1. Often, smell can feel like the last sensory frontier. Still a little visceral, still less explored—and exploited—than its other, far more interfaced and corporatised counterparts. When we talk about scent, too, we tend to turn to the natural as a means to efface the natural—sea breezes and floral bouquets to mask perspiration and cooking smells. But then there’s indolic smells, or those fetid-sweet, narcotic compounds found mostly in white flowers like jasmine, nargis, tuberose and honeysuckle. Seductive as they might be, there’s something in them that’s a little bit putrescine, cadaverine. The smell of something rotten in the social factory.
And then there’s Proust. To paraphrase contributor Francisco Salas Pérez, we’re tired of madeleines, and of Western civilisation’s reductive straightjacket of smell and memory. What else can smell do? How do we hack into audiovisual hegemony? What other new olfactory disciplines might emerge?
2. In this volume, smell pervades and lingers like heat—in the hazy fetor of a rural Irish landfill, in the quiet occultism of a fermenting Malagasy corpse, in the atomised, repetitive paranoia induced by burning toast, in the crystalised disappointments that follow one man through his life. Sometimes it rolls off the sweaty, porous borders of Empire, as a vehicle for racism and xenophobia and as a means of sanitation and surveillance. Elsewhere, smell works to debunk liberal axioms of recycling and development aid with psychogeographic takes on the souk in Nyala, Sudan, and Detroit’s Little Hungary.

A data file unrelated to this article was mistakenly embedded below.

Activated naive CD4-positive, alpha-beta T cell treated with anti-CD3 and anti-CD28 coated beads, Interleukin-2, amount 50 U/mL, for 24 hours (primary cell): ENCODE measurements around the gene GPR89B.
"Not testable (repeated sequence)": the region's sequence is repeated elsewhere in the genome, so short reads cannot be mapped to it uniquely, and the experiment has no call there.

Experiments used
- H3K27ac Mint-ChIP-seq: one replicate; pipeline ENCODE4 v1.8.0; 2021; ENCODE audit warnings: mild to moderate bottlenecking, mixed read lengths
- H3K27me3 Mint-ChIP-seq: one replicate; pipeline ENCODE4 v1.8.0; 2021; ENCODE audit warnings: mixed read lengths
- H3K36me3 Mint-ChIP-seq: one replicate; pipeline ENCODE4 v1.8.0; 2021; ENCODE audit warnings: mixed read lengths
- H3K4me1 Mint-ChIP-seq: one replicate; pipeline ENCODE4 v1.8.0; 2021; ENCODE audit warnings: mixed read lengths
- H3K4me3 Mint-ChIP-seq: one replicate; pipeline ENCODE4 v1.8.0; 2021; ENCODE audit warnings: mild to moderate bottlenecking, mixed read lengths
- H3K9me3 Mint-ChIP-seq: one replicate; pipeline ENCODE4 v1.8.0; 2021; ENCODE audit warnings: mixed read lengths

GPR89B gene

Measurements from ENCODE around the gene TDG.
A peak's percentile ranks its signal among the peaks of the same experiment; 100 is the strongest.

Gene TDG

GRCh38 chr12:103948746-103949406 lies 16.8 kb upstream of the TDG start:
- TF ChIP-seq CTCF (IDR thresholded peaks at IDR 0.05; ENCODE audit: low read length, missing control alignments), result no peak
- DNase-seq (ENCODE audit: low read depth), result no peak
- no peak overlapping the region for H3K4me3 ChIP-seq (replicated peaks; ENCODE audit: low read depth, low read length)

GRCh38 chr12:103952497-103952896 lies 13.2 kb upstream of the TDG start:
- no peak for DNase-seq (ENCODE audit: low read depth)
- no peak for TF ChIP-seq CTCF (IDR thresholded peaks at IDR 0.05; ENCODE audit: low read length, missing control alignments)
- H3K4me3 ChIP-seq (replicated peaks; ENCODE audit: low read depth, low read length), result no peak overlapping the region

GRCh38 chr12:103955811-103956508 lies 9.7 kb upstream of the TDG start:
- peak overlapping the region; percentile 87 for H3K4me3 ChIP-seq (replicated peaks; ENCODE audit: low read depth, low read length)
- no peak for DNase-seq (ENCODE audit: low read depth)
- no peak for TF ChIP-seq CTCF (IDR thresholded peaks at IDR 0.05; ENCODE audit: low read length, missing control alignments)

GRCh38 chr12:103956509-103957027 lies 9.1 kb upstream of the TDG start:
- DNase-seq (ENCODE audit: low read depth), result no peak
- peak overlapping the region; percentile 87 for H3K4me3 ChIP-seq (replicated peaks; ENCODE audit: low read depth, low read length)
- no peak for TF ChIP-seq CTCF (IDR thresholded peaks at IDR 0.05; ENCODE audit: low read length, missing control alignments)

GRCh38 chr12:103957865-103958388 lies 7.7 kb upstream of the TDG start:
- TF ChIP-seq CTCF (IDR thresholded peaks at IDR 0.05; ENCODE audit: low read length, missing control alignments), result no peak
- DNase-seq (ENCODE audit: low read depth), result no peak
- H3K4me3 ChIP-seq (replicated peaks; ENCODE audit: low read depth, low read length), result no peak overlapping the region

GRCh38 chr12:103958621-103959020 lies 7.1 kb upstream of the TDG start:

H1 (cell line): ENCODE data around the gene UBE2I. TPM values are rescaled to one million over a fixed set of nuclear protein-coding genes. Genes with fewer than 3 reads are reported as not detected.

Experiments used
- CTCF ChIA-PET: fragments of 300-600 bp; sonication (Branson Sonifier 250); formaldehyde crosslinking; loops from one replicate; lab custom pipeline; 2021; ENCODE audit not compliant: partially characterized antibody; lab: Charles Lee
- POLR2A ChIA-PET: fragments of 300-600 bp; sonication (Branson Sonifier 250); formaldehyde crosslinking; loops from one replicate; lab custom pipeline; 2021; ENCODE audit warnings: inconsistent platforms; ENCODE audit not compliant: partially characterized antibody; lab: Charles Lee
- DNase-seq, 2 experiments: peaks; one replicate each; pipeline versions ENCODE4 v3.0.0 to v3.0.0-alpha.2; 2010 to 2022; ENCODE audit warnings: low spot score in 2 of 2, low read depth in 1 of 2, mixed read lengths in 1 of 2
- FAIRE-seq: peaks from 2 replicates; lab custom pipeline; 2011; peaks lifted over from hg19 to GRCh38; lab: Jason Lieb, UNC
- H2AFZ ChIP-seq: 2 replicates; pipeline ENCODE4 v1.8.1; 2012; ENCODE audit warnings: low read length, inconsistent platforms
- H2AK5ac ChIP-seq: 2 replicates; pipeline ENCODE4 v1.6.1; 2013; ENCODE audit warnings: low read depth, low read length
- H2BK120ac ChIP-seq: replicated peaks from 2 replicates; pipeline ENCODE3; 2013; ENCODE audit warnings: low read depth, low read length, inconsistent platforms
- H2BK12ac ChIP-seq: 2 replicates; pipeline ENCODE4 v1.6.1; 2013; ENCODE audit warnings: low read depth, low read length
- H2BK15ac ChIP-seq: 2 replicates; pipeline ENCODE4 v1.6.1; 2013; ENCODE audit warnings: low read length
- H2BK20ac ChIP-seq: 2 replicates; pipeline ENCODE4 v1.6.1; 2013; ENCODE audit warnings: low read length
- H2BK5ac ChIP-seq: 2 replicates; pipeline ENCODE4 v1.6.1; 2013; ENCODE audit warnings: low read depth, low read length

A further set of pieces considers the biochemical science of scent and our olfactory system—all too easy to take for granted, yet nearly impossible to electronically replicate. Olfactory archaeology is mobilised to reveal architectural and sociohistorical traces, traversing time and geography. And completing the sensory fan dance is a look at the perfume industry’s gendering of leather, and how it works hard to hide the human—and animal—body.
3. Aya Al-Kadhimi’s design for this volume continues to interrogate the printernet, with a foray into gridded social media and hover effects. And as befitting a volume dedicated to smell, we wanted to explore articulations of scent, too. Print nostalgists often rhapsodise about the musty, vanillic aroma of decomposing lignin, the polymer responsible for yellowing pages and that old book smell. Others cite the crispness of a fresh newspaper, and fingers blurred with ink. Reading with e-ink and backlit displays, however, has so far proved to be a largely anosmic experience. What will the pixels of tomorrow smell like?
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